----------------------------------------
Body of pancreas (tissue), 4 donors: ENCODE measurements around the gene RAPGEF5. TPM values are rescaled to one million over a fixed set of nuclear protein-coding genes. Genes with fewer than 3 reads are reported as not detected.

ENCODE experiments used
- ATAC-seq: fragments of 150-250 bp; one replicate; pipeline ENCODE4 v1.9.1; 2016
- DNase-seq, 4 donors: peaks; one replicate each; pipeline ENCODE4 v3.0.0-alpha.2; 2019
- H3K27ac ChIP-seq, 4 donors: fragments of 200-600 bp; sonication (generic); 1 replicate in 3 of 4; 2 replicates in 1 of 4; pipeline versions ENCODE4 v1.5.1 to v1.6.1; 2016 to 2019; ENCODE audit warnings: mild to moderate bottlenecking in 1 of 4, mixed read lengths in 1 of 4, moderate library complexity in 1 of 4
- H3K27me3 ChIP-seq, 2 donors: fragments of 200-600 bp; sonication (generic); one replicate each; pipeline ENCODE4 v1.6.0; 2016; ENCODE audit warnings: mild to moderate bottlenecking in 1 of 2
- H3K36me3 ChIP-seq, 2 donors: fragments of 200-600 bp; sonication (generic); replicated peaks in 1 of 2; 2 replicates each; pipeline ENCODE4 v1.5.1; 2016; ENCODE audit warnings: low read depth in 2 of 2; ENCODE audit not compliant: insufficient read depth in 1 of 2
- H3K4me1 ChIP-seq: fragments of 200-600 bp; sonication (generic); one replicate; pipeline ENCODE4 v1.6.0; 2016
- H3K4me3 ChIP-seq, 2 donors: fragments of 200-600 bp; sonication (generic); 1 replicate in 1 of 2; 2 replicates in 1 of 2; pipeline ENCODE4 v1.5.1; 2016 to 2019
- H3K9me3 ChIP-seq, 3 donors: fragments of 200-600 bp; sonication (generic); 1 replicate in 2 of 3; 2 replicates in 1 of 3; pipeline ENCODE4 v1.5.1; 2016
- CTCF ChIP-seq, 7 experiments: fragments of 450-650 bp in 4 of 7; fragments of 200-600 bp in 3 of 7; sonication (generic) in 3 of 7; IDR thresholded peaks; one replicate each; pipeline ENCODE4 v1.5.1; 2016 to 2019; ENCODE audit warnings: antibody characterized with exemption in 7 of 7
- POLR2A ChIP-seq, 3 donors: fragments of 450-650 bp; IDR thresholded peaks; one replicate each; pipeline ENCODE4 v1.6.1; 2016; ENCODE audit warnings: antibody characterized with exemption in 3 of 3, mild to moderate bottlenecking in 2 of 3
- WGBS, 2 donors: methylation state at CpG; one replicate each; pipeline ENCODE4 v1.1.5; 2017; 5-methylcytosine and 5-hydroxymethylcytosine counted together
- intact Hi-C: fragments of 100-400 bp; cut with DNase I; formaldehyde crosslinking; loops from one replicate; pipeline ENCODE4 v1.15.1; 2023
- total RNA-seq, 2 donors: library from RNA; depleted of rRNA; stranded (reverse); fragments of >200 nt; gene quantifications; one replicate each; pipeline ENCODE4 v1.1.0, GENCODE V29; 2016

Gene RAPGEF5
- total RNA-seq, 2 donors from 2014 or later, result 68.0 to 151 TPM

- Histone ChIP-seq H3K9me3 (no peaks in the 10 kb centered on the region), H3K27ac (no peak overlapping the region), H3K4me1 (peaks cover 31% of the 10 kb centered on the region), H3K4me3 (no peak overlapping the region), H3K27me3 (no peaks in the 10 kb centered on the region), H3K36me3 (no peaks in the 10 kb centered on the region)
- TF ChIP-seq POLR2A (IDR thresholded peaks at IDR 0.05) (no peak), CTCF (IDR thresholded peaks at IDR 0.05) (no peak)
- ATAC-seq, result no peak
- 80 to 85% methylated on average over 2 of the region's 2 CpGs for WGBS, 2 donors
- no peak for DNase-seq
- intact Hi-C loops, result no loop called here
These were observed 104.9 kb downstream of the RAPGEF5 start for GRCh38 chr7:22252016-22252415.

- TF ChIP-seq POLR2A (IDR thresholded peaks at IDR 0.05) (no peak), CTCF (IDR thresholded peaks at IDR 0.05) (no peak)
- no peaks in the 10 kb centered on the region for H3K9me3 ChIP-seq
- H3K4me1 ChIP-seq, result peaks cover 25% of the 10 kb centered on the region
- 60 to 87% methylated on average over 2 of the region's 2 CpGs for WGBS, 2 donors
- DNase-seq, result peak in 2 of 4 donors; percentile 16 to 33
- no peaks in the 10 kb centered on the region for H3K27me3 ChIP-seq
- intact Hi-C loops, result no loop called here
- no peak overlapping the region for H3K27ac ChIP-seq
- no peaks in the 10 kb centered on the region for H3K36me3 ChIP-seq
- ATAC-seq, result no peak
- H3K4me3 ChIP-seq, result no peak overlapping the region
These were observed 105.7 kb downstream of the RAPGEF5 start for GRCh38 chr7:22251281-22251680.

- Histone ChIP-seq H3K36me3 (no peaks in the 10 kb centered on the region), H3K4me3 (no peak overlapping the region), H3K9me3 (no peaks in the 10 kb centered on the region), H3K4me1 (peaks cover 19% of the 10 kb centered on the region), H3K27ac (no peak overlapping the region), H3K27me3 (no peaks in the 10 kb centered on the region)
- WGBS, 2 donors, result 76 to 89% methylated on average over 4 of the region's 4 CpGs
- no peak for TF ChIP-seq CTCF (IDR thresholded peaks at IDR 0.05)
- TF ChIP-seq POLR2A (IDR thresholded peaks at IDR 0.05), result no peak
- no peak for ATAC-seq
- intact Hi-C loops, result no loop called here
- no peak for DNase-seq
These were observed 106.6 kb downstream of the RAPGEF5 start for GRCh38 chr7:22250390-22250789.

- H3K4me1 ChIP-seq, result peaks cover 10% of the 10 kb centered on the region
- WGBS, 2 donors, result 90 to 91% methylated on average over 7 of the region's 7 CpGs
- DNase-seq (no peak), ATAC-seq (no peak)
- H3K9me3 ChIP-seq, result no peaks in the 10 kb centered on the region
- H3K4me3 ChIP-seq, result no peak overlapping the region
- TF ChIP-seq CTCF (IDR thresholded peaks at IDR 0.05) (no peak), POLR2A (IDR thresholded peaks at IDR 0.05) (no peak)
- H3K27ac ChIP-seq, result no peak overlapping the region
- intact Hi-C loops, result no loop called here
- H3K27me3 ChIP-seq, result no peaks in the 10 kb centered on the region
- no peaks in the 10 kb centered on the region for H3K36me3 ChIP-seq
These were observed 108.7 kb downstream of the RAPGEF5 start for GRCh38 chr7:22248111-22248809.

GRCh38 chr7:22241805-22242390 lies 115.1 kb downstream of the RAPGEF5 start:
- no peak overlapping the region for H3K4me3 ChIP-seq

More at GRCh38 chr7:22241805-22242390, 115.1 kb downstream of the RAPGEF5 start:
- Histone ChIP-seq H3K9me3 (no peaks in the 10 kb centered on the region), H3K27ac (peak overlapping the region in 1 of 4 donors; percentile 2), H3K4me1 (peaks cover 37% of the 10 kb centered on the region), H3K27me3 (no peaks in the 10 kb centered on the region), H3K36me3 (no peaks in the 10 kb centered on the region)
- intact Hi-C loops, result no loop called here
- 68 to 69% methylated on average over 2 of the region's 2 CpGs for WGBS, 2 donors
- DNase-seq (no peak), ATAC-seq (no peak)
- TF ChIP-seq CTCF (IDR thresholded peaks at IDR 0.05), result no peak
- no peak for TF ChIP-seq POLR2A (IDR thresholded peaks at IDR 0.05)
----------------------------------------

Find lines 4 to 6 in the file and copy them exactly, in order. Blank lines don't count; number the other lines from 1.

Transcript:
- DNase-seq, 4 donors: peaks; one replicate each; pipeline ENCODE4 v3.0.0-alpha.2; 2019
- H3K27ac ChIP-seq, 4 donors: fragments of 200-600 bp; sonication (generic); 1 replicate in 3 of 4; 2 replicates in 1 of 4; pipeline versions ENCODE4 v1.5.1 to v1.6.1; 2016 to 2019; ENCODE audit warnings: mild to moderate bottlenecking in 1 of 4, mixed read lengths in 1 of 4, moderate library complexity in 1 of 4
- H3K27me3 ChIP-seq, 2 donors: fragments of 200-600 bp; sonication (generic); one replicate each; pipeline ENCODE4 v1.6.0; 2016; ENCODE audit warnings: mild to moderate bottlenecking in 1 of 2